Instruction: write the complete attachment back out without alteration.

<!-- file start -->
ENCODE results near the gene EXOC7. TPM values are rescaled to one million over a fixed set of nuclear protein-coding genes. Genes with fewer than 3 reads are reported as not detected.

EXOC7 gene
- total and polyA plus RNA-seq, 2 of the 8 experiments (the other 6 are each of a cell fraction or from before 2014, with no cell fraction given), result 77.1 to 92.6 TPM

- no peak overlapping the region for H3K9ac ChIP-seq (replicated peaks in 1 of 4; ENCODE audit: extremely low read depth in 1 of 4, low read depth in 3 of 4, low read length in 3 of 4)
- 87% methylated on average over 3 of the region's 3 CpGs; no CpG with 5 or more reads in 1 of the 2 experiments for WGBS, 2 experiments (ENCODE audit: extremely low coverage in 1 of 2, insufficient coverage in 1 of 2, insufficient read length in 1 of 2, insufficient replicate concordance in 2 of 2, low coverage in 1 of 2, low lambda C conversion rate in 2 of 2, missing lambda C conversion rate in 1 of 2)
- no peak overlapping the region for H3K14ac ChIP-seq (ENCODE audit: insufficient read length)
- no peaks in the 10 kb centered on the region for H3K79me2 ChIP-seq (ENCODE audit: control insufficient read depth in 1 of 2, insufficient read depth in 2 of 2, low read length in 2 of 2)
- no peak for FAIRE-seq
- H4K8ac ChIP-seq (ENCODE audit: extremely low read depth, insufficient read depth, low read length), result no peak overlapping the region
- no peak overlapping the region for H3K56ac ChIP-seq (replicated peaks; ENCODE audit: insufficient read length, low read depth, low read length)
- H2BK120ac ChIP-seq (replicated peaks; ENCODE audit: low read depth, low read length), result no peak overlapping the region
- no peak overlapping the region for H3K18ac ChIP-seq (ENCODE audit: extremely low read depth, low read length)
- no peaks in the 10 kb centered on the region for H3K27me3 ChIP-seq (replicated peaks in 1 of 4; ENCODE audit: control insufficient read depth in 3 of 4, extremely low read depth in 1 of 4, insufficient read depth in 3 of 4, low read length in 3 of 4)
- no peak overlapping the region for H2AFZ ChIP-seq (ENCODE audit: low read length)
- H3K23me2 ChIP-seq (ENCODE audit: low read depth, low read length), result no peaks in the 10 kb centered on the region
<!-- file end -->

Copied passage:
ENCODE results near the gene EXOC7. TPM values are rescaled to one million over a fixed set of nuclear protein-coding genes. Genes with fewer than 3 reads are reported as not detected.

EXOC7 gene
- total and polyA plus RNA-seq, 2 of the 8 experiments (the other 6 are each of a cell fraction or from before 2014, with no cell fraction given), result 77.1 to 92.6 TPM

- no peak overlapping the region for H3K9ac ChIP-seq (replicated peaks in 1 of 4; ENCODE audit: extremely low read depth in 1 of 4, low read depth in 3 of 4, low read length in 3 of 4)
- 87% methylated on average over 3 of the region's 3 CpGs; no CpG with 5 or more reads in 1 of the 2 experiments for WGBS, 2 experiments (ENCODE audit: extremely low coverage in 1 of 2, insufficient coverage in 1 of 2, insufficient read length in 1 of 2, insufficient replicate concordance in 2 of 2, low coverage in 1 of 2, low lambda C conversion rate in 2 of 2, missing lambda C conversion rate in 1 of 2)
- no peak overlapping the region for H3K14ac ChIP-seq (ENCODE audit: insufficient read length)
- no peaks in the 10 kb centered on the region for H3K79me2 ChIP-seq (ENCODE audit: control insufficient read depth in 1 of 2, insufficient read depth in 2 of 2, low read length in 2 of 2)
- no peak for FAIRE-seq
- H4K8ac ChIP-seq (ENCODE audit: extremely low read depth, insufficient read depth, low read length), result no peak overlapping the region
- no peak overlapping the region for H3K56ac ChIP-seq (replicated peaks; ENCODE audit: insufficient read length, low read depth, low read length)
- H2BK120ac ChIP-seq (replicated peaks; ENCODE audit: low read depth, low read length), result no peak overlapping the region
- no peak overlapping the region for H3K18ac ChIP-seq (ENCODE audit: extremely low read depth, low read length)
- no peaks in the 10 kb centered on the region for H3K27me3 ChIP-seq (replicated peaks in 1 of 4; ENCODE audit: control insufficient read depth in 3 of 4, extremely low read depth in 1 of 4, insufficient read depth in 3 of 4, low read length in 3 of 4)
- no peak overlapping the region for H2AFZ ChIP-seq (ENCODE audit: low read length)
- H3K23me2 ChIP-seq (ENCODE audit: low read depth, low read length), result no peaks in the 10 kb centered on the region